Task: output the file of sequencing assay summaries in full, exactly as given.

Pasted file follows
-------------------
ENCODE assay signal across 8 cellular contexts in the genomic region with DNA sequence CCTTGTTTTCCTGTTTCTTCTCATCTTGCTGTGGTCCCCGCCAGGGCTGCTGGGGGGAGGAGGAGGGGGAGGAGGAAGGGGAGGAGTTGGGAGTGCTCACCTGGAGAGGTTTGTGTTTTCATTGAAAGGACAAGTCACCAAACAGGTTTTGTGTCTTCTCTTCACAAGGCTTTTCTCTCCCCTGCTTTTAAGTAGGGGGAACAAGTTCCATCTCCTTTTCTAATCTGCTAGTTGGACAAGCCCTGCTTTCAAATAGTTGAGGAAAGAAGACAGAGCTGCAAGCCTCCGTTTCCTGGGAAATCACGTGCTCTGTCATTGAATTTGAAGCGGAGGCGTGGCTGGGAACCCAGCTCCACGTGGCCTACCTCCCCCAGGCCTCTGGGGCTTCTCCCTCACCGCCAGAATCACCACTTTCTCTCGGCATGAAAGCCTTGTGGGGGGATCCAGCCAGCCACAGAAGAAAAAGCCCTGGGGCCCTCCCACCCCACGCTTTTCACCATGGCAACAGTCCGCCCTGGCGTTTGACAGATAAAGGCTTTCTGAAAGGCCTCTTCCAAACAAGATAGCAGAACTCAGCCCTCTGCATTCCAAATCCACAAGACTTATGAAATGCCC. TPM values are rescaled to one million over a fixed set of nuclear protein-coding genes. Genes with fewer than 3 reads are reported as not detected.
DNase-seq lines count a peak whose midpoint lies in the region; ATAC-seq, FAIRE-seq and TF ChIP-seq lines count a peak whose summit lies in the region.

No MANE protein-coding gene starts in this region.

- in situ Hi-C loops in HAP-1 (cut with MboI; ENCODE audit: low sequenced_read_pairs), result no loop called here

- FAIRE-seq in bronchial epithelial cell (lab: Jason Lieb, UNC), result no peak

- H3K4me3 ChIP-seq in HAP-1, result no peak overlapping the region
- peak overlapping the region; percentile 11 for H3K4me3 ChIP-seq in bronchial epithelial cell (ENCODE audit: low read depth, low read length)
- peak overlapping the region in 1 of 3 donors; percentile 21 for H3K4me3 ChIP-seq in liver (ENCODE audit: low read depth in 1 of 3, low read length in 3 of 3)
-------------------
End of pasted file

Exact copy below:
ENCODE assay signal across 8 cellular contexts in the genomic region with DNA sequence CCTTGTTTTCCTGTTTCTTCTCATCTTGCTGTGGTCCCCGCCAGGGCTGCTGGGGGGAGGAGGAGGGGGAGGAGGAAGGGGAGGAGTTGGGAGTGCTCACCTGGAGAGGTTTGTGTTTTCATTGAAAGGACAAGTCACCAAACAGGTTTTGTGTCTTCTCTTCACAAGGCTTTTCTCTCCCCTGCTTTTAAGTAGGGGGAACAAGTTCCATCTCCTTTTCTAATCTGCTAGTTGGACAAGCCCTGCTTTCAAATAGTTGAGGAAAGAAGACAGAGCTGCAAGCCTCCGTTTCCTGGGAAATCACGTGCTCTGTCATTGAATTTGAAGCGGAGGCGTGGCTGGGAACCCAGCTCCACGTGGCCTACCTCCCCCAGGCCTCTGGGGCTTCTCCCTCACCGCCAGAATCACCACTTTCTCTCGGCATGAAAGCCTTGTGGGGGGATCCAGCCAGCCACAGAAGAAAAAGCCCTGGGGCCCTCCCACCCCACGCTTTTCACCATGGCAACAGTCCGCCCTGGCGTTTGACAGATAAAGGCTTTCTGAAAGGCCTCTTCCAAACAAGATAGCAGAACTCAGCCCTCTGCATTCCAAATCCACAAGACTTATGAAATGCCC. TPM values are rescaled to one million over a fixed set of nuclear protein-coding genes. Genes with fewer than 3 reads are reported as not detected.
DNase-seq lines count a peak whose midpoint lies in the region; ATAC-seq, FAIRE-seq and TF ChIP-seq lines count a peak whose summit lies in the region.

No MANE protein-coding gene starts in this region.

- in situ Hi-C loops in HAP-1 (cut with MboI; ENCODE audit: low sequenced_read_pairs), result no loop called here

- FAIRE-seq in bronchial epithelial cell (lab: Jason Lieb, UNC), result no peak

- H3K4me3 ChIP-seq in HAP-1, result no peak overlapping the region
- peak overlapping the region; percentile 11 for H3K4me3 ChIP-seq in bronchial epithelial cell (ENCODE audit: low read depth, low read length)
- peak overlapping the region in 1 of 3 donors; percentile 21 for H3K4me3 ChIP-seq in liver (ENCODE audit: low read depth in 1 of 3, low read length in 3 of 3)